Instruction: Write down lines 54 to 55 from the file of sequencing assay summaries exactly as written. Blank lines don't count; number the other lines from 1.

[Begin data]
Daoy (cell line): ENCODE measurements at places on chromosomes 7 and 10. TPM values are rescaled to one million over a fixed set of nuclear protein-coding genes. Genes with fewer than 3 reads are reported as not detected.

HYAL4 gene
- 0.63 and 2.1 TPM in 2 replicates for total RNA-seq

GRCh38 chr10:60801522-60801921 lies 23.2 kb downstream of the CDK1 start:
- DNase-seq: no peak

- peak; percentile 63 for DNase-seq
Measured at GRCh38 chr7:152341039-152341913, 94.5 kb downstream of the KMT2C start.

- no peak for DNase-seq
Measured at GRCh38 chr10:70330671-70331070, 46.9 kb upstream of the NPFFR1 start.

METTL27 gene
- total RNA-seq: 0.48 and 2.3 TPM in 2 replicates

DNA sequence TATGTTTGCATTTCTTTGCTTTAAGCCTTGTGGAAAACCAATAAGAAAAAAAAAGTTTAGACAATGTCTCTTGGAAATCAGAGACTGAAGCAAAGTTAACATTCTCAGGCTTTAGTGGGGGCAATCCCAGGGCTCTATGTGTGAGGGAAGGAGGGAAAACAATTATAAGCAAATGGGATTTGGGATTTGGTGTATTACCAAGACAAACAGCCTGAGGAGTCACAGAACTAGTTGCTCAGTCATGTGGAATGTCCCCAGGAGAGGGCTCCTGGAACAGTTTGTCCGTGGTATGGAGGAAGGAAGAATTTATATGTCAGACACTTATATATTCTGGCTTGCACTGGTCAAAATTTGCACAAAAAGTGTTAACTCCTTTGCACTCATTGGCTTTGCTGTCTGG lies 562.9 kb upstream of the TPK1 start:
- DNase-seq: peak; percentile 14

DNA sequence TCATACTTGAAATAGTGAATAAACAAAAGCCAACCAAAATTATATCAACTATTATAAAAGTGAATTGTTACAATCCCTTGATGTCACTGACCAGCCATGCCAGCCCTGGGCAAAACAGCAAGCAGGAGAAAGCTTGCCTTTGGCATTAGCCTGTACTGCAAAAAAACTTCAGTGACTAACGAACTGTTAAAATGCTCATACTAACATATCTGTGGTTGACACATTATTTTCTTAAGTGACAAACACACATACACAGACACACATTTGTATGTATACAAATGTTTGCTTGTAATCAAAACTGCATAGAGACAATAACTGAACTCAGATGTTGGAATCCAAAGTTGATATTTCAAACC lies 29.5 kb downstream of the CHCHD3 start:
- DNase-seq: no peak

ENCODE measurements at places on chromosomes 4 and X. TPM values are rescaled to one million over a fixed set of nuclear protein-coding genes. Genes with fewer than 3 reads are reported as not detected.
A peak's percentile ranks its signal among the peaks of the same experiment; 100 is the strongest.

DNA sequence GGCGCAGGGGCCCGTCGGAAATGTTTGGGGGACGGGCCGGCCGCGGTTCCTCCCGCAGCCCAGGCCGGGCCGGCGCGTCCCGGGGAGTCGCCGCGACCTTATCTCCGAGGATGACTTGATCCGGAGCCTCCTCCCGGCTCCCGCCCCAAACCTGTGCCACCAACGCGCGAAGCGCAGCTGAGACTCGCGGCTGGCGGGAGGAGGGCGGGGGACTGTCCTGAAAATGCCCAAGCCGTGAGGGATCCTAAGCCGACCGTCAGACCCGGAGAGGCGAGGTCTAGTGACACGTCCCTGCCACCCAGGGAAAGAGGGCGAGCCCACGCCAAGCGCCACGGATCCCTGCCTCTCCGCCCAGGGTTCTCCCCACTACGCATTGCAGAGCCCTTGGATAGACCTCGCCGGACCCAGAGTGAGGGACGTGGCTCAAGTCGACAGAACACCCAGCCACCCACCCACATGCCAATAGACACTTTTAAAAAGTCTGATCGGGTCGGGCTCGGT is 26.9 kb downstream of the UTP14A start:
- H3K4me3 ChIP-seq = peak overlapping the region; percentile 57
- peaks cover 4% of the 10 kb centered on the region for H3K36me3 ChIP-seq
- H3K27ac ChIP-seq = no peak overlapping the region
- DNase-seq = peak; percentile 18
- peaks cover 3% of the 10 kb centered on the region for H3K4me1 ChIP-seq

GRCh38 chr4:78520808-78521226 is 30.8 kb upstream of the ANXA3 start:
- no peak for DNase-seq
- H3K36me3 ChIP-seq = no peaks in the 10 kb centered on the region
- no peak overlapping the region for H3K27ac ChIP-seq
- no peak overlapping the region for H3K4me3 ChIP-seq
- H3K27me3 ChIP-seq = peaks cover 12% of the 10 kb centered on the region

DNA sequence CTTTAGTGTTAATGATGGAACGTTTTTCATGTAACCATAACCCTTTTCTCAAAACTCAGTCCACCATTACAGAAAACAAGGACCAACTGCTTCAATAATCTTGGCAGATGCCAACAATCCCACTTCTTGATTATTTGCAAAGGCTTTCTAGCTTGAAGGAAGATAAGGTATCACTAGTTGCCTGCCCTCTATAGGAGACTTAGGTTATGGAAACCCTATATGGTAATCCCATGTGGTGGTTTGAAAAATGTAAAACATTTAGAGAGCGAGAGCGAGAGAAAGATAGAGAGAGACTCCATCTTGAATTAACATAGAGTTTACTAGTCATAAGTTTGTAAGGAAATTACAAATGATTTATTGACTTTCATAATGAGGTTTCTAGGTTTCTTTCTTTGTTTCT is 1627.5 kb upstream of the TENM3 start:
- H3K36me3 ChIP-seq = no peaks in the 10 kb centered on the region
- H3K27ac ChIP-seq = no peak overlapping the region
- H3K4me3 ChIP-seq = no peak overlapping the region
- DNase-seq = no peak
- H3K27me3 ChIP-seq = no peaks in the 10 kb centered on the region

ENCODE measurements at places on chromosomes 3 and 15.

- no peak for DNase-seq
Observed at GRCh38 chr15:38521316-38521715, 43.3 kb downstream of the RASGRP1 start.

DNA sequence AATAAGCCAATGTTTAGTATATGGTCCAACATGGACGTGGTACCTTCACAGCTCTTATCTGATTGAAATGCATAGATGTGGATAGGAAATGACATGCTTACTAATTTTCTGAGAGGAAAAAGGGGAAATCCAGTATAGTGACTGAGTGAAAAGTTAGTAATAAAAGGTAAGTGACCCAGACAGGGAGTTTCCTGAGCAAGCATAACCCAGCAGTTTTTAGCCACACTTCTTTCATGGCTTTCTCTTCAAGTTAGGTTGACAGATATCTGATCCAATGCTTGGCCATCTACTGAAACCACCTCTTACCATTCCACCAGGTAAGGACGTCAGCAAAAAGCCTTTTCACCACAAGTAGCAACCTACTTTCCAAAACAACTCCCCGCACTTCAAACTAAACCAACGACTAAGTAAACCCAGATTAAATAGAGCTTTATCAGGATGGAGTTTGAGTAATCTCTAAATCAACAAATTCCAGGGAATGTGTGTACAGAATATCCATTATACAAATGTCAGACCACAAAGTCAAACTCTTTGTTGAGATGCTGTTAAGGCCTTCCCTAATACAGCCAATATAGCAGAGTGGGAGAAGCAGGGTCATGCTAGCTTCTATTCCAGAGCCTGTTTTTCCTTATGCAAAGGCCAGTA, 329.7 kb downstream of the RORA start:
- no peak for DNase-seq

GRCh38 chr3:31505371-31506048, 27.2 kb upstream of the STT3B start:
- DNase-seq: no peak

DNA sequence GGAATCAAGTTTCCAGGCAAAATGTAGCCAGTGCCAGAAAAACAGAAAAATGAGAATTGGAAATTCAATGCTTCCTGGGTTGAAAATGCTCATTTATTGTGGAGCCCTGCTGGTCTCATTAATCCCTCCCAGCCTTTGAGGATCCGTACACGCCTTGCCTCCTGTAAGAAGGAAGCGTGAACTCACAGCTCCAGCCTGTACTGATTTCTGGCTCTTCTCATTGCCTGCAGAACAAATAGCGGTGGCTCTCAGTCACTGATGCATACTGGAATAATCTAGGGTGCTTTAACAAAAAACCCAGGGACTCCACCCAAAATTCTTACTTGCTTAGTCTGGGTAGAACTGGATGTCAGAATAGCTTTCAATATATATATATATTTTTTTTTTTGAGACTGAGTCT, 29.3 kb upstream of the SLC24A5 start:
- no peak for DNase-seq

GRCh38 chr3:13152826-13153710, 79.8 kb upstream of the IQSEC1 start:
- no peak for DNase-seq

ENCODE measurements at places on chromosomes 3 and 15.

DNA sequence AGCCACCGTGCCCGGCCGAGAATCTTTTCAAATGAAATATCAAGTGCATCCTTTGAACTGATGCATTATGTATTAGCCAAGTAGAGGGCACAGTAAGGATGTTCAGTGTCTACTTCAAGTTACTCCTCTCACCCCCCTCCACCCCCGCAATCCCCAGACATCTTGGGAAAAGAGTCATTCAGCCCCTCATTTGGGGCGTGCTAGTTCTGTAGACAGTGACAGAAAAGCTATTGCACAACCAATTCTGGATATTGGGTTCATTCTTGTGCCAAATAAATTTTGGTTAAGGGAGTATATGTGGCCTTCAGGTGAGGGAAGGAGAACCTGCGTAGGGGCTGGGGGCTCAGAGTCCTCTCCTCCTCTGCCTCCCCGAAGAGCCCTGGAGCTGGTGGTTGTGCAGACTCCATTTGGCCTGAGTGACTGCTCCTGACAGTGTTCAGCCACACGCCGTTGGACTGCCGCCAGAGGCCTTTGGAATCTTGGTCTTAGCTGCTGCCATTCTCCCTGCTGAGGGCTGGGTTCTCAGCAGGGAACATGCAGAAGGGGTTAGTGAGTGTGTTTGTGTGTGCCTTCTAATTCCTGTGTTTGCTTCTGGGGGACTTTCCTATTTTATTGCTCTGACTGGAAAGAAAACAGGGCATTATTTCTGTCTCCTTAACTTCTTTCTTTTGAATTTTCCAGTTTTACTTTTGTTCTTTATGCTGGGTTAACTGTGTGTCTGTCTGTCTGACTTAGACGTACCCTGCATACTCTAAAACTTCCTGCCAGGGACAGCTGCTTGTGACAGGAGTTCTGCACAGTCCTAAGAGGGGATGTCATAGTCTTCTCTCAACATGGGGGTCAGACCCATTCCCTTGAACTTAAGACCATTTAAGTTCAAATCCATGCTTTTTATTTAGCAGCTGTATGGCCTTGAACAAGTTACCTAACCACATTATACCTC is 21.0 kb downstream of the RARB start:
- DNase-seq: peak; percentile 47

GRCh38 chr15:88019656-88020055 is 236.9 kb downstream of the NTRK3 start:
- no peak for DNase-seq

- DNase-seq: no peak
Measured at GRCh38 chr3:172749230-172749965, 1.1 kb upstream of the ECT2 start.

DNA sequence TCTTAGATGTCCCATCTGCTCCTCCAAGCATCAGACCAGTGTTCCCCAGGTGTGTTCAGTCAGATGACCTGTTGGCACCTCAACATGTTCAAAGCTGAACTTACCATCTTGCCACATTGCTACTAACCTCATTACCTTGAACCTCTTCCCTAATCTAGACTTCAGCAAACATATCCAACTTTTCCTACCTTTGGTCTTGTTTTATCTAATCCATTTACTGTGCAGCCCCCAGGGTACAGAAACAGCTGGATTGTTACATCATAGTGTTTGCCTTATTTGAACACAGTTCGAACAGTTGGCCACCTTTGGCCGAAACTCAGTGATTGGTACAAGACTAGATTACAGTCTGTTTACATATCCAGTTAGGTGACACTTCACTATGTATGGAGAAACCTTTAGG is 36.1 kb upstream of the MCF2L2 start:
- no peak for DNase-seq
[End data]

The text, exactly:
DNA sequence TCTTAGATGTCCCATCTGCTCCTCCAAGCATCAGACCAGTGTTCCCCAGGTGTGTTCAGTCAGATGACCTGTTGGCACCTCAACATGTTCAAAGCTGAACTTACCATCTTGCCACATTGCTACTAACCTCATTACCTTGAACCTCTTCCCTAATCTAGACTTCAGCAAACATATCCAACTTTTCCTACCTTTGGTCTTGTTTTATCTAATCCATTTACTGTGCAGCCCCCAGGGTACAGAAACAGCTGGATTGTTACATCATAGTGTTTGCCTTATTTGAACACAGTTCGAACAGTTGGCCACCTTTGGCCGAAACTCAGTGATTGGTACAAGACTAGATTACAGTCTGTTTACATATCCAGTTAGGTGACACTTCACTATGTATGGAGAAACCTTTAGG is 36.1 kb upstream of the MCF2L2 start:
- no peak for DNase-seq